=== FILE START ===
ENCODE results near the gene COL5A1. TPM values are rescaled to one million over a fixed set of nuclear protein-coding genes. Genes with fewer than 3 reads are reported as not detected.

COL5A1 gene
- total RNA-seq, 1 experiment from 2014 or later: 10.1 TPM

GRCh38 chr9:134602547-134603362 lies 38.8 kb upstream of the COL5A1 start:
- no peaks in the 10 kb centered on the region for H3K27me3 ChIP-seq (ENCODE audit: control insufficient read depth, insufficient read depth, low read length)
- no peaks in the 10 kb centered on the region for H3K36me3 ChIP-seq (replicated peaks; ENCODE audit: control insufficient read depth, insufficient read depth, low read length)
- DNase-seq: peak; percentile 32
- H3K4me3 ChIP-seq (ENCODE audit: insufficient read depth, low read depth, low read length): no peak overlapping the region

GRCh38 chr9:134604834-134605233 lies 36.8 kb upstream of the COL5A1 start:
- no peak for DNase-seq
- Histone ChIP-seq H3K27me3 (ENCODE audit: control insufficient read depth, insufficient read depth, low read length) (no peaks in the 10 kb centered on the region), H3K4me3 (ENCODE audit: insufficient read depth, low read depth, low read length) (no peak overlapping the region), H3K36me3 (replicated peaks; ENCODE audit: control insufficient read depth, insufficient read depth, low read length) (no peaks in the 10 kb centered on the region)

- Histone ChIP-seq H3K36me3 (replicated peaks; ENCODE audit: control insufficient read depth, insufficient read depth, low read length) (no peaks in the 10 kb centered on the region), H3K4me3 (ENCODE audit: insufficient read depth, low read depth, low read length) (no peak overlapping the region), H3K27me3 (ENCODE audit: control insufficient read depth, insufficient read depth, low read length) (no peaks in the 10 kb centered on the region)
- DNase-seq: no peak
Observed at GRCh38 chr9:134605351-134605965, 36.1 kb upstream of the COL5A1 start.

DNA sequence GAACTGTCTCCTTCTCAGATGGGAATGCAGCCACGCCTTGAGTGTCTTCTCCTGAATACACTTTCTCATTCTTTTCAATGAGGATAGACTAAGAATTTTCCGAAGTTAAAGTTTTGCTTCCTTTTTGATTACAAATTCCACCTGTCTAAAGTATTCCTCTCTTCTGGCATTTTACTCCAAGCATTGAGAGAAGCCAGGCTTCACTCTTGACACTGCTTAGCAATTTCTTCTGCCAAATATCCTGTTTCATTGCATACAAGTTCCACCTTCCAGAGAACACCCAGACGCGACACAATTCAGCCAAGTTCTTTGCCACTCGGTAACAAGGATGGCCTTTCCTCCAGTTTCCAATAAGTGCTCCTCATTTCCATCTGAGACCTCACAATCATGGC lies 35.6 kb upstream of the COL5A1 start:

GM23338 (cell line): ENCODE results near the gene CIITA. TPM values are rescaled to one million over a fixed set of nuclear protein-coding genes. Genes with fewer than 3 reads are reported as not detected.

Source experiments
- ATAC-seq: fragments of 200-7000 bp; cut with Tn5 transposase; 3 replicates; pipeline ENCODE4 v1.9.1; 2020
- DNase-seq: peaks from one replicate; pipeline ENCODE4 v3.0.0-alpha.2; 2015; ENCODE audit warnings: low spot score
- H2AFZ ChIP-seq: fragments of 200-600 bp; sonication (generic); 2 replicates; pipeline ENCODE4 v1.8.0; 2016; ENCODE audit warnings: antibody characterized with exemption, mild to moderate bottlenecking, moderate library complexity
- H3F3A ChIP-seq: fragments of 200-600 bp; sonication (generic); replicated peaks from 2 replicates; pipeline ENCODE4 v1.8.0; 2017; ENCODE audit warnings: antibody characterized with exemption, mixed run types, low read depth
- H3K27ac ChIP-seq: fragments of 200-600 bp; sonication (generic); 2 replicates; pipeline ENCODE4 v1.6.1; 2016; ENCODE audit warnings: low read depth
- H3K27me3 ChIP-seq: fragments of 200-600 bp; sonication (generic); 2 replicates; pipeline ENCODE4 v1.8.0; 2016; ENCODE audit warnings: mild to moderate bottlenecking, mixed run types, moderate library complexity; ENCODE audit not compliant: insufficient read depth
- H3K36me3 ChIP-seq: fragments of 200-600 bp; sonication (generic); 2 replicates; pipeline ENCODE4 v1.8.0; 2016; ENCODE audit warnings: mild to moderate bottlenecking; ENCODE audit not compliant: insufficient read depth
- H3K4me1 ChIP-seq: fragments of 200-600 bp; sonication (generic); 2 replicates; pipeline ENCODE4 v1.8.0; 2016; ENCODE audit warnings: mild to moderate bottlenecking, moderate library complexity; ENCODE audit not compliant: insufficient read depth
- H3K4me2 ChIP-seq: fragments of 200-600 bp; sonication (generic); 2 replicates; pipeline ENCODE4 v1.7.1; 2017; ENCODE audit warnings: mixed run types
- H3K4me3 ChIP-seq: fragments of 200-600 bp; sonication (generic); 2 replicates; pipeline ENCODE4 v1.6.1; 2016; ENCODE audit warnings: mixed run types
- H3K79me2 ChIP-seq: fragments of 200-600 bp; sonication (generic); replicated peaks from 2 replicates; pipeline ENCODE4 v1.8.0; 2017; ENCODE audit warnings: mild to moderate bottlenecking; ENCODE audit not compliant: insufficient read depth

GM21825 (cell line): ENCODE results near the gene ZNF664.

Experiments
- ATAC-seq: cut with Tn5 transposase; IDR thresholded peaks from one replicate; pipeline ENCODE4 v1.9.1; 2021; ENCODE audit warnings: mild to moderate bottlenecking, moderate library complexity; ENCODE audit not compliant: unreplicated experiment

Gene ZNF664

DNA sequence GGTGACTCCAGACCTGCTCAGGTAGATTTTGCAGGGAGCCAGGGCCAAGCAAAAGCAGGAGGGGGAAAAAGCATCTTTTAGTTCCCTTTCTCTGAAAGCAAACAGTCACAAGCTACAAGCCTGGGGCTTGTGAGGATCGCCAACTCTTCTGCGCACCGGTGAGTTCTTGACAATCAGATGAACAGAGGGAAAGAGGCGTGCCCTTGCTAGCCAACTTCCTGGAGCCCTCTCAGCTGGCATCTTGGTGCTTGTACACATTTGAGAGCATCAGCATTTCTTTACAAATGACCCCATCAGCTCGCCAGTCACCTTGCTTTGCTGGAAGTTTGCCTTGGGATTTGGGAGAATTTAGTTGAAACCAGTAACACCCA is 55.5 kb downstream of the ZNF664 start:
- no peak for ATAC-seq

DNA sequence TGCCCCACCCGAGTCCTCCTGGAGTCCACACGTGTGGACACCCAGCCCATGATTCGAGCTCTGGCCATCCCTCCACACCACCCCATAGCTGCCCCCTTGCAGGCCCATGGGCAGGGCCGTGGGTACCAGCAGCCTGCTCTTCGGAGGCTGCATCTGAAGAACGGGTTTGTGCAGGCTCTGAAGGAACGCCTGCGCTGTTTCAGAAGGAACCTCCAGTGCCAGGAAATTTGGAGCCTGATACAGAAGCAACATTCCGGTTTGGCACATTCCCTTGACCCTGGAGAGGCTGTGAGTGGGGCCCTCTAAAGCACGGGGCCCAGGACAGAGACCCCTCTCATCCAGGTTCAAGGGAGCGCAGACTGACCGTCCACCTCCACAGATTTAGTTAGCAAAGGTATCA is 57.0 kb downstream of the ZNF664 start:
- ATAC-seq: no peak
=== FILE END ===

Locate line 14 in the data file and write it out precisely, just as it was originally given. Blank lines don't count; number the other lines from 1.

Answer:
Observed at GRCh38 chr9:134605351-134605965, 36.1 kb upstream of the COL5A1 start.